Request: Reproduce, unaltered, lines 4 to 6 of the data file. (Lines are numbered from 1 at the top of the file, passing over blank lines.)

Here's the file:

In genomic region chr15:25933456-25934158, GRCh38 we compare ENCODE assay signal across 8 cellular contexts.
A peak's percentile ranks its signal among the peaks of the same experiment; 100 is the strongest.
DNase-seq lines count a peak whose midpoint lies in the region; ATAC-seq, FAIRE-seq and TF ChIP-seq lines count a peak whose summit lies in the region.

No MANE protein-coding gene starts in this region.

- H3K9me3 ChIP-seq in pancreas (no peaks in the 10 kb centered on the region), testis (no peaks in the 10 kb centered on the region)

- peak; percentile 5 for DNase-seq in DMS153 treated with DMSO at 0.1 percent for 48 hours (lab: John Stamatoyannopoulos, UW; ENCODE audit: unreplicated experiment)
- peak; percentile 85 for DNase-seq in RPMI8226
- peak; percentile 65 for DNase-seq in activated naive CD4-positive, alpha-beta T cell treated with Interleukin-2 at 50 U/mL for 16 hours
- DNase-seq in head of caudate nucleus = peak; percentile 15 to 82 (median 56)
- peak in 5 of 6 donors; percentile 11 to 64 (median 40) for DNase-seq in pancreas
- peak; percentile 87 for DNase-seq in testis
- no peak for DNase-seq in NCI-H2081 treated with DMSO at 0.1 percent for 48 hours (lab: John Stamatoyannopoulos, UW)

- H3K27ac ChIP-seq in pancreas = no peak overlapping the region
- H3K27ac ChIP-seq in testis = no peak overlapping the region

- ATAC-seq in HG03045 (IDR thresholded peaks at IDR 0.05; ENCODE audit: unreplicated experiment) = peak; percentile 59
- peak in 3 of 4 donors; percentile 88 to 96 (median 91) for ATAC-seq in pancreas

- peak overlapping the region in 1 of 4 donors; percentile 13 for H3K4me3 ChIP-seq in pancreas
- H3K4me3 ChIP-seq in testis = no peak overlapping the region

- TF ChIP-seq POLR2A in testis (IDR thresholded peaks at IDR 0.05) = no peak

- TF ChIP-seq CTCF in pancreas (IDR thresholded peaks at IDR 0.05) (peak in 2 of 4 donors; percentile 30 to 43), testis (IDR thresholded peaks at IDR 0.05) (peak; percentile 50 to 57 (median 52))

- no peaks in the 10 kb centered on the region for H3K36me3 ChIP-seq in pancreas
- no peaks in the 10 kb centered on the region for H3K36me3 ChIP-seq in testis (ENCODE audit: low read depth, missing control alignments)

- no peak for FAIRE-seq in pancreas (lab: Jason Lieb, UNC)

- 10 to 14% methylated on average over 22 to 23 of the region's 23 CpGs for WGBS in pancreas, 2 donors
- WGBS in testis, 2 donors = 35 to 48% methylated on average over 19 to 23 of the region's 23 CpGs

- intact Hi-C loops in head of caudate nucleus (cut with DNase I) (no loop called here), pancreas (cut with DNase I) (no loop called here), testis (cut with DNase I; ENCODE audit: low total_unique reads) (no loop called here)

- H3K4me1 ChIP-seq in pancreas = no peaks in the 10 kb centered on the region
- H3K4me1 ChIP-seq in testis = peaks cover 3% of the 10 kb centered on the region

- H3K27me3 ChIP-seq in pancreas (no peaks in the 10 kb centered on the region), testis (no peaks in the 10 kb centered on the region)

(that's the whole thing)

No MANE protein-coding gene starts in this region.

- H3K9me3 ChIP-seq in pancreas (no peaks in the 10 kb centered on the region), testis (no peaks in the 10 kb centered on the region)

- peak; percentile 5 for DNase-seq in DMS153 treated with DMSO at 0.1 percent for 48 hours (lab: John Stamatoyannopoulos, UW; ENCODE audit: unreplicated experiment)